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it was only successful because a decision was made by the international community. it was successful because americans took part and because europeans helped as well as americans to also give their support and president has now been elected in mali and the state has now found its authority again. we also are looking at preventing what could have been a humanitarian disaster. there have been already brutal actions there that affected a population that was already suffering a growth deal. there's violence every day, there are clashes every day but france does what it can with the help of other european nations
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and with the help of americans and this bears witness to an exceptional situation in our history because our countries have always beenal mr aal aa aa and trust each other. this is characteristic of our personal relationship but also of our goals, common goals. barack obama reminded us of our position in syria. we were prepared to resort to force. but we found another option, negotiation. we made it possible for parts of the chemical weapons stockpile to be disrupted but we haven't found a political solution. geneva is the possible step in the right direction. we will have to make headway. we'll have to cooperate more, make sure our services cooperate
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more. we need to support the opposition. we need to make sure that the choice is not between dictatorship on the one hand and chaos on the other. chaos with the fundamentalists and extremists and we found this potential solution. identically on the iranians, we found common ground. it's a challenging issue and a final agreement will be challenging but the iranian nuclear program being suspended and this is precisely the outcome of our collaboration, collaboration between france and the united states of america. we also act in the middle east and i welcome the american initiative to resume negotiations. freight work of agreement needs to be signed now in france and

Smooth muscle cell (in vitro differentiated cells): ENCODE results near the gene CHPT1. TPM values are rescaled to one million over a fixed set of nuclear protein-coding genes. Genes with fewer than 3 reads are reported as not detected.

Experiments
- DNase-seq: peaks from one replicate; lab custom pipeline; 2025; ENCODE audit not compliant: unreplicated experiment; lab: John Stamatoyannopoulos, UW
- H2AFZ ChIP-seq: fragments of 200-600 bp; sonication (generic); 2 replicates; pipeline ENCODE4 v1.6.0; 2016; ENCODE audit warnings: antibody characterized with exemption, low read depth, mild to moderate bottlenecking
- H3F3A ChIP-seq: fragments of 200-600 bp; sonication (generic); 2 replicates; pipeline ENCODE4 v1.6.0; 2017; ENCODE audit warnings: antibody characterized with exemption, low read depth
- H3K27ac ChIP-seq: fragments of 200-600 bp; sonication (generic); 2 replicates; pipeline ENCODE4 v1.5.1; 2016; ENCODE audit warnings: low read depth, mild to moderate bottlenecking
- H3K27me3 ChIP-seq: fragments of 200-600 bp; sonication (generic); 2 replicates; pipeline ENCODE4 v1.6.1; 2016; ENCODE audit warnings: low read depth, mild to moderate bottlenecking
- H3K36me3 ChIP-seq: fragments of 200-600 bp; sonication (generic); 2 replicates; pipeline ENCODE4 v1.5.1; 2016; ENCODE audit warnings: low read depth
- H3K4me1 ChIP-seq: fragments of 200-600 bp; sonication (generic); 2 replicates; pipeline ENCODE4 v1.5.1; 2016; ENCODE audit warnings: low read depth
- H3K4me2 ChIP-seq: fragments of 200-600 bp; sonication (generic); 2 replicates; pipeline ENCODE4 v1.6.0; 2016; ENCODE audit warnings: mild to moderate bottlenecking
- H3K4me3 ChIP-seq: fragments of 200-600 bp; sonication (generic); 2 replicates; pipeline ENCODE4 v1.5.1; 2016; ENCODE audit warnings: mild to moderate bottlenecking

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in europe will suddenly give their support to a two state solution. we're also attentive to what happens in lebanon. lebanon is a country with which france has historic ties. there again, france and the united states stand side by side in order to help this country resist this massive influx of refugees and with the risks of clashes and the rift to return to the war that is a reality so we need to support lebanon and make you are it's supported in its unity and in its integrity. we also help children receive refugees so on international issues, we have convergence. we stand united. not that we never debate or that
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we never partly disagree. we might be allies and friends but we also respect each other's sovereignty. that's a fundamental principle in our relations. america experiences recovery in its growth due to the policy and the political choices made due to steps made by the united states, the united states of america trusts innovation, energy. low cost of energy and bold decisions. this economic recovery in the united states is an opportunity for europe but it also is an example to be followed, a reference that should encourage it to promote connectivity through the necessary means and also promote innovation and new energy and that it precisely the meaning of my visit to the
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silicon valley tomorrow. finally, we agreed with our american friend to sign a partnership agreements between europe and the united states with the best intentions, to open up markets, to make sure that the same opportunities be offered to all companies so that they can make proposals for markets. each country has its own position. we all know what was given to the european commission. we all know how concerned we were when it came to farming, agriculture or to cultural products. but we really want to reach this agreement because this agreement will contribute to growth, developing world trade in a